Former Mayor and Councilman Eric Reed may have passed away in 2017, but his memory appears indelible.
A grove adjacent to the Veterans’ Memorial in Twin Pines Park in Belmont was dedicated Sunday afternoon to the memory of Reed, who died last December after a three-year battle with cancer.
Reed, inspired by the sacrifices made by Belmont residents over the years in service of their country, proposed the Veterans’ Memorial in 2016 and saw it to completion a year later with the aid of a committee of Belmont residents. Now, approximately two years after Reed proposed the project, just under one year after his death, and on what would have been his 51st birthday, the area around the memorial has been named in recognition of his efforts to champion the Veterans’ Memorial and in celebration of his service to the City of Belmont.
“A year ago today, Eric was with us to commemorate the Veterans’ Memorial, which was his way of showing respect for our veterans,” said Belmont Mayor Douglas Kim. “A year later, we’re here to show our respect for Eric, commemorate his accomplishments, and say thank you for his service to the City of Belmont.”
Vice Mayor Davina Hurt and Councilmen Charles Stone and Warren Lieberman also delivered remarks at the dedication, as did Reed’s mother, Loverine Taylor. All spoke in mutual admiration of Reed’s longstanding and far-reaching commitment to Belmont, borne out by his tenures on the Planning Commission and the City Council as well as his term as Mayor in 2016.
“Eric had a need and a desire to give back. And you, the people of Belmont, made that possible,” Taylor said. “This place is so beautiful. I’ll think of him anytime I come here.”
Several community leaders were in attendance at the dedication, including four members of the City Council, City Clerk Terri Cook, City Treasurer John Violet, City Manager Greg Scoles, Reverend Michael Arase-Barham of Good Shepherd Episcopal Church, and Poet Laureate Jacki Rigoni, who read a poem written in Reed’s honor. Also attending the Sunday event were several other members of city staff and the leaders of various civic organizations — likely a testament to the high level of respect Reed’s service earned from his community.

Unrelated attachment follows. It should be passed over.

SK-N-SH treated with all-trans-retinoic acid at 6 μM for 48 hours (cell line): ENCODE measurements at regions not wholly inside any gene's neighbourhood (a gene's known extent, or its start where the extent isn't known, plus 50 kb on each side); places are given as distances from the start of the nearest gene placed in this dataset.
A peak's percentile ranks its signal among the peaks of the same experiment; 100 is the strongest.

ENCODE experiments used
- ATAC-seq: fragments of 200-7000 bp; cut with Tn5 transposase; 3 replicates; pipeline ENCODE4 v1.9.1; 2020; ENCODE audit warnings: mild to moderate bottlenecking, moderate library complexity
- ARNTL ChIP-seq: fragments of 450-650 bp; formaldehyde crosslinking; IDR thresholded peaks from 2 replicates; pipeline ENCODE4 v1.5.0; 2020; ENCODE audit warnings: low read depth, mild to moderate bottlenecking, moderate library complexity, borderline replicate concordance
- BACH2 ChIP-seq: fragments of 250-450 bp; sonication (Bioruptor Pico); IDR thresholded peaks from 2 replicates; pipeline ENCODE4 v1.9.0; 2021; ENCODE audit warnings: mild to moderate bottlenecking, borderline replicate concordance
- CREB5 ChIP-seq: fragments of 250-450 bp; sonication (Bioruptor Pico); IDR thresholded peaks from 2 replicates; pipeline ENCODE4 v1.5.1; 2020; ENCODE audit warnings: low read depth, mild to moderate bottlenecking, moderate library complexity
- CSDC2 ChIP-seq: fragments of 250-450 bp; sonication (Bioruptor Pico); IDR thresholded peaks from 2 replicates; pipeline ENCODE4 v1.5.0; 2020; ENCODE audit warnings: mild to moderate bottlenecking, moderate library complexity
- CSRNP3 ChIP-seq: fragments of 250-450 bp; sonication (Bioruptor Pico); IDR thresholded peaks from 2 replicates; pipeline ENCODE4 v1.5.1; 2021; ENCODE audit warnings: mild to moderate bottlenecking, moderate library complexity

“[Reed] has done so much for this community, and we owe him a lot of gratitude for all the work he did until the very end,” Hurt said.
Following Taylor’s remarks, members of the City Council unveiled a plaque recognizing his service on the Planning Commission, the City Council, and as Mayor. Also etched on the plaque is a quote and a note of gratitude for his “life and service to the City of Belmont.” The plaque sits to the right of the path to the Veterans’ Memorial and at the foot of the Eric Reed Grove.
“I feel incredibly blessed that this community has embraced us,” said Eric’s wife, Laura Tower Reed. “It was a labor of love that built [the Veterans’ Memorial]. The fact that the grove has been named in his memory is everything.”
According to Belmont Parks and Recreation Director Brigitte Shearer, who was in attendance at the dedication, the parks department added new mulch to the grove and planted new vegetation, including five trees and several orange flowers — Eric’s favorite color. Parks staff also chose the stone for the memorial plaque and upgraded the grove’s irrigation system.
“As the guys were working on this over the last couple of days, they really noticed that, now that the older trees have fallen, the light just comes through here in a really beautiful way throughout the day,” Shearer said.
All spoke in tones of shared admiration of Reed’s dedication to the city and his extensive record of successful community engagement. During his time on the council, Reed was a major force behind the adoption of the Belmont Village Specific Plan, an enormous commercial zoning overhaul which may one day pave the way for a substantive Downtown Belmont. He also played a major role in the completion of Davey Glen Park.
“If there’s one thing we can all remember and reflect on, it’s that Eric, as much as anyone and more than most of us, was really a unifier and someone who wanted to bring the community together,” said Lieberman. “And I know of no higher virtue than doing something like that.”